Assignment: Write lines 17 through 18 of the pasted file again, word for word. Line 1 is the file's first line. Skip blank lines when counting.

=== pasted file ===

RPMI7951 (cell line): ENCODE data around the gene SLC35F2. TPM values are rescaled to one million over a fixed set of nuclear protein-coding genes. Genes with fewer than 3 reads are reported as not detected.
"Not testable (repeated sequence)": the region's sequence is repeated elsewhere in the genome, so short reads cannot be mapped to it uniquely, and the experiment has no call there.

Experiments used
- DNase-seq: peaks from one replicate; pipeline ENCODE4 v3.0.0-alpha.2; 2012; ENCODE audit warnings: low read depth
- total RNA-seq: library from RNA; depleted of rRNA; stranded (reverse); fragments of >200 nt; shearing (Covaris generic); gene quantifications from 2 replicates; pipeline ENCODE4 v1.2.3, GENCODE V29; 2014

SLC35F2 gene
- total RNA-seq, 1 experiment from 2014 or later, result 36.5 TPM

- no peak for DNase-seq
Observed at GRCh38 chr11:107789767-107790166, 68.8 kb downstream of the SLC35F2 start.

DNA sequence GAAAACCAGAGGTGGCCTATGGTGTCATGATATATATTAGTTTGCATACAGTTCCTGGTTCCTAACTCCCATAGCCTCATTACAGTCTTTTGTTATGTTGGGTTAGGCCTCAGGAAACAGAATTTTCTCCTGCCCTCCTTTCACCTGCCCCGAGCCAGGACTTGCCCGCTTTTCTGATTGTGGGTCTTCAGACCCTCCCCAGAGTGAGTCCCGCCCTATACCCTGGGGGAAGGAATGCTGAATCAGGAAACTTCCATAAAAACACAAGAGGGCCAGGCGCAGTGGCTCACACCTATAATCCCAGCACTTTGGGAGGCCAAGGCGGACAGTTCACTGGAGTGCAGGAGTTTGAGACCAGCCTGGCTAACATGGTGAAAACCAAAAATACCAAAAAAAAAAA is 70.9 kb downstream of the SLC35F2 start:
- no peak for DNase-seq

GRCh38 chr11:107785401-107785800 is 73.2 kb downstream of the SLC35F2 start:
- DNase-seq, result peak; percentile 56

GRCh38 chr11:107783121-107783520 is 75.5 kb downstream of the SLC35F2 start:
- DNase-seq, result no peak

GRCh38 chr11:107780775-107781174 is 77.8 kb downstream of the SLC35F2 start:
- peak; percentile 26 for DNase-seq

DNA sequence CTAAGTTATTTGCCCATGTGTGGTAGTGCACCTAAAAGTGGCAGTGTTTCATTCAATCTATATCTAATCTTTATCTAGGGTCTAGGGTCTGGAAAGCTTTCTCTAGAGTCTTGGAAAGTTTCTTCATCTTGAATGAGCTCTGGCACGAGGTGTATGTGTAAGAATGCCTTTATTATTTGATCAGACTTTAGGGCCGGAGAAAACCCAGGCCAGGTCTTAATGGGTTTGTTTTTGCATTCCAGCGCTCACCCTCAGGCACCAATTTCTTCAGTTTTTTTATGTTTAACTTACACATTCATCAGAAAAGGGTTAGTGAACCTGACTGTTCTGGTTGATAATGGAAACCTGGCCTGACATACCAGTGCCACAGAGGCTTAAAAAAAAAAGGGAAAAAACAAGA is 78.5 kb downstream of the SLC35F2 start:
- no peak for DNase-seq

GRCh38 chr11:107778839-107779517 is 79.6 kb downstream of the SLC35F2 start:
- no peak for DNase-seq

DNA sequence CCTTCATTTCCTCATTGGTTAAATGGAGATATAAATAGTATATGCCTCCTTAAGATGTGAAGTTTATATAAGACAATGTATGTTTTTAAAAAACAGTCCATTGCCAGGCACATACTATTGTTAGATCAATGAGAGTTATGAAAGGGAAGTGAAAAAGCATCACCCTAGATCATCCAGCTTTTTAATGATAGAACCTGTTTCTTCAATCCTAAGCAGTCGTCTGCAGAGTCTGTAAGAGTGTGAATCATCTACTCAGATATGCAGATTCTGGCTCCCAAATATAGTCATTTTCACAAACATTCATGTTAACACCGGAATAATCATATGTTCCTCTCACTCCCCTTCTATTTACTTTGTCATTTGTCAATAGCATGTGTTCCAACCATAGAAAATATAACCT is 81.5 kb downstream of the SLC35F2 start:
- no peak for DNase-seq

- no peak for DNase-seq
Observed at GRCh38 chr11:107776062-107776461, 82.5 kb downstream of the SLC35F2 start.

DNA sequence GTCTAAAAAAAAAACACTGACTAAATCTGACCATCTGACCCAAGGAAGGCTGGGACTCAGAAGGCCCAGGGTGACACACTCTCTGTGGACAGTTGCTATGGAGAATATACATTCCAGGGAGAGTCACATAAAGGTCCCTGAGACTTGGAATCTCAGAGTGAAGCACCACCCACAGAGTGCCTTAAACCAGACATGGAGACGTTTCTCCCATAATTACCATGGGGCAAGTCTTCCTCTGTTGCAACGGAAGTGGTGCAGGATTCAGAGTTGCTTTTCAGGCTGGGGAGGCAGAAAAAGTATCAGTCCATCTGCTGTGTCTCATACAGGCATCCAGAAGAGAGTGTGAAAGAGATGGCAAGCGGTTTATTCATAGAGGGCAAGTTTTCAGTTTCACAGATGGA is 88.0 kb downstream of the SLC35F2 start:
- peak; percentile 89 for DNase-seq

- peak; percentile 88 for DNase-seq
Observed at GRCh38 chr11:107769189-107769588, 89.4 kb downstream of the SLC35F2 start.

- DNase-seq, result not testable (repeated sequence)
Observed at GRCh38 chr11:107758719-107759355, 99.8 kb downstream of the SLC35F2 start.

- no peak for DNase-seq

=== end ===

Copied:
- peak; percentile 26 for DNase-seq

DNA sequence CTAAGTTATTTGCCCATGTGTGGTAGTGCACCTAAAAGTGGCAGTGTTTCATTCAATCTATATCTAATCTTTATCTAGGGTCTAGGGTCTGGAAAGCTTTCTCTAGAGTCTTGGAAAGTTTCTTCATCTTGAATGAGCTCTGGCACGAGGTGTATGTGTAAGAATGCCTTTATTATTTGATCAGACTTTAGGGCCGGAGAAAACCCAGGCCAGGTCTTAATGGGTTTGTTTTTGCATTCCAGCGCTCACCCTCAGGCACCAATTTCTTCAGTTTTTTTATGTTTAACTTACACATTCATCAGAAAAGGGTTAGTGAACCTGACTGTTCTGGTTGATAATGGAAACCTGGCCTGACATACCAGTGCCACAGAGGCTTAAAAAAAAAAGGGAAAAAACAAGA is 78.5 kb downstream of the SLC35F2 start: